The Silver Darlings (1947) starring Norman Williams, Christopher Capon, Murdo Morrison, Helen Shingler directed by Clarence Elder Movie Review

The Silver Darlings (1947)   3/53/53/53/53/5

Helen Shingler and Clifford Evans in The Silver Darlings (1947)

A Little Darling

When they were forced off their land the farmers in the North East of Scotland took to the seas as fishermen, but were confronted by the British Naval press gangs who would force them out of their boats and in to service. It is how Catrine (Helen Shingler) ends up alone and with a young son to raise as her husband was forced into service when he was out on his small boat fishing one day. It is whilst dealing with this sudden loss she meets the charming Roddie (Clifford Evans), a popular man in the fishing community who is also popular with Catrine's young son who grows up wanting to be a fisherman as well despite Catrine's fears.

The names of the director or cast didn't ring a bell and no where could I stumble across a review of "The Silver Darlings" other than a few words which said it was a poor adaptation of a book which told the story of fishing in the area with depth and realism. Yet "The Silver Darlings" spiked my curiosity, not because I have an interest in the history of sea fishing in Scotland but to come across an old movie with no reviews is a bit or a rarity.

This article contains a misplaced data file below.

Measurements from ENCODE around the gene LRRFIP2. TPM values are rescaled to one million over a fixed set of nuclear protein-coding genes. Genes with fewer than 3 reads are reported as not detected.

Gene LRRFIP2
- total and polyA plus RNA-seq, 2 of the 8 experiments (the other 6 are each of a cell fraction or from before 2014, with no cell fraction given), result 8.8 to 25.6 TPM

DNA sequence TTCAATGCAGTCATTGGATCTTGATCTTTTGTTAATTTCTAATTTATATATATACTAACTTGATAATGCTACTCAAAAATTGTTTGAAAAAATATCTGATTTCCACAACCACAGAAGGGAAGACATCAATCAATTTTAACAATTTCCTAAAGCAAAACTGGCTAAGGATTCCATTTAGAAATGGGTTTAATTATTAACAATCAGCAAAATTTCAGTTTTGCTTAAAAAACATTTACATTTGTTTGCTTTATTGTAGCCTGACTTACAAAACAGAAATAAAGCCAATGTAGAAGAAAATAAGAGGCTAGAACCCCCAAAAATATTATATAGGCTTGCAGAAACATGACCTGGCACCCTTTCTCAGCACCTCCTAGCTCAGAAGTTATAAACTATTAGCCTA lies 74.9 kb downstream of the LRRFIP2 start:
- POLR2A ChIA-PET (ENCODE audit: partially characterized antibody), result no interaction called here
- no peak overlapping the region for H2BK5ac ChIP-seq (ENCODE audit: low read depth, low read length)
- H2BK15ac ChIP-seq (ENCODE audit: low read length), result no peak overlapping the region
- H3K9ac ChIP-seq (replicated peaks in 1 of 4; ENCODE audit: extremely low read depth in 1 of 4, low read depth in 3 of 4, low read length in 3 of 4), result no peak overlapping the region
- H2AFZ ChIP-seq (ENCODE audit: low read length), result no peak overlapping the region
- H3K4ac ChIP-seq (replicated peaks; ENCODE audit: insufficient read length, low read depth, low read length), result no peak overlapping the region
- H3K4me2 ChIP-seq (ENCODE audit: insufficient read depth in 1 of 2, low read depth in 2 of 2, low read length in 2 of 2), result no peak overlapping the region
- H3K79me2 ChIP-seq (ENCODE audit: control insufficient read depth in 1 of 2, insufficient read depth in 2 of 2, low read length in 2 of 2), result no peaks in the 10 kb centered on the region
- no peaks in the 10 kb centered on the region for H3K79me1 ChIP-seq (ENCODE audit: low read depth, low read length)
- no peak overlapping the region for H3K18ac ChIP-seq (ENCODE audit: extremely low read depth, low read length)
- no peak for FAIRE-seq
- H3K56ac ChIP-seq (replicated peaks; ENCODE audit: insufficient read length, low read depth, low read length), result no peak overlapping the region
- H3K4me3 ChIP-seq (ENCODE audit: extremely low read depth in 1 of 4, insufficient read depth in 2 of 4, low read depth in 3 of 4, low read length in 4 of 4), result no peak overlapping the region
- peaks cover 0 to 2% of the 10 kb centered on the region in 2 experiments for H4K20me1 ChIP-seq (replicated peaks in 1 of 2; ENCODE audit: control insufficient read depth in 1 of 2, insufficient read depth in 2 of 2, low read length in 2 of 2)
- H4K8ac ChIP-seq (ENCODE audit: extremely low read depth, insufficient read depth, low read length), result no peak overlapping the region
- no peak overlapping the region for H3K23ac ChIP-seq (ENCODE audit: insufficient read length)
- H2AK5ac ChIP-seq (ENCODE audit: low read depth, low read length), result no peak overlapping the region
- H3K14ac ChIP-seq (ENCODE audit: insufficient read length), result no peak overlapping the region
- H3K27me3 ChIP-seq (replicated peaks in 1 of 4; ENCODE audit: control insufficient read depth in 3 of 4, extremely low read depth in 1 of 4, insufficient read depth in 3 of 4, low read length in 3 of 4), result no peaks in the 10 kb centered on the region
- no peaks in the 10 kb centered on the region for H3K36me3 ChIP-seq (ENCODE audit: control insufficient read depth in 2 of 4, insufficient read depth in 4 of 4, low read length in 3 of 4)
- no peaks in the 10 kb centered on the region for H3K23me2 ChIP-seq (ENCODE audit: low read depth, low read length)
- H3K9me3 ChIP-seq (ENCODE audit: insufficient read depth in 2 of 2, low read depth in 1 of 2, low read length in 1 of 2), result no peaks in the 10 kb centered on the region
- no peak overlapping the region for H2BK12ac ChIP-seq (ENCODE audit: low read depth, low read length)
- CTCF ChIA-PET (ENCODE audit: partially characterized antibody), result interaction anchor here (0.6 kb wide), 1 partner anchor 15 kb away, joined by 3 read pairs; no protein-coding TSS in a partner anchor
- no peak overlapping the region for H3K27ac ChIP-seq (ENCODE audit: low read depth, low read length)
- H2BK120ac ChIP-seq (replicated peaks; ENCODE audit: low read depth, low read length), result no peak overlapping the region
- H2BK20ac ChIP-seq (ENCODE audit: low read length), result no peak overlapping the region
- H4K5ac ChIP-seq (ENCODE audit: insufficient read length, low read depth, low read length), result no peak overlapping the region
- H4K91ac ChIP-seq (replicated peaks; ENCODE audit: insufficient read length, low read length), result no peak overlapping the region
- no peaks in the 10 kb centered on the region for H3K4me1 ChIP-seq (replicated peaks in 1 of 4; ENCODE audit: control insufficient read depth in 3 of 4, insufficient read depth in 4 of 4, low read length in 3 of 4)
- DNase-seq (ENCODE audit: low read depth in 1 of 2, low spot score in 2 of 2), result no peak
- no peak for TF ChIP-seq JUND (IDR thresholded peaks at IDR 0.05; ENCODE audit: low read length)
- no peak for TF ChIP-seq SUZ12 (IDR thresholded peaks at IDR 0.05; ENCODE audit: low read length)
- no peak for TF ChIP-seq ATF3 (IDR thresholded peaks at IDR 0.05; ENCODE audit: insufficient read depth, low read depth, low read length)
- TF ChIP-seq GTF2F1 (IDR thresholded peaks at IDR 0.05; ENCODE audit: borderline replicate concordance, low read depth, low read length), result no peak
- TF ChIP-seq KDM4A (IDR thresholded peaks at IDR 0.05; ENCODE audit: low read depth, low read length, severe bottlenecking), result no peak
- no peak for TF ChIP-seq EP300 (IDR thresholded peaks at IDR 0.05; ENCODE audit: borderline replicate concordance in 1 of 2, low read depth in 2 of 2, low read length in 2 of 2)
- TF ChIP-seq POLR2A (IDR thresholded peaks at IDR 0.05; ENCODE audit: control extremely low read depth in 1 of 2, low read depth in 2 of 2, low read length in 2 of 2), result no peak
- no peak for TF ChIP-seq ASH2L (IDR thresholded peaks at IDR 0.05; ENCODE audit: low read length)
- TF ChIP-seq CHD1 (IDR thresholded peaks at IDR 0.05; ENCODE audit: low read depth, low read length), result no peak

Murdo Morrison and Helen Shingler in The Silver Darlings (1947)

The thing is that "The Silver Darlings" is a charming little melodrama with Catrine at the centre of things with her fear that the sea will rob her off her son, her relationship with nice guy Roddie and various other fears surrounding the safety of her son such as when the plague strikes. But it isn't what I call gripping just pleasant with many an attractive framed scene with Helen Shingler looking radiant as Catrine. But I wouldn't say it has much oomph, just a nice drama with some nice direction and cinematography.

As for the look at the history of fishing well you do learn some things such as it being farmers forced off of their land who took to the boats and then not only faced the danger of the sea but also the press gangs. You also see how illness also caused issue at the time and various other things. But the story of fishing is not the focus of the movie and those who expect a real look at the hard work of fishing are likely to be disappointed.

What this all boils down to is that as a movie fan looking to be entertained "The Silver Darlings" certainly achieves that with a beautiful look and some nice melodrama which keeps it ticking over nicely. But for those drawn to it because of it being about the history of sea fishing might find it short on realism and depth.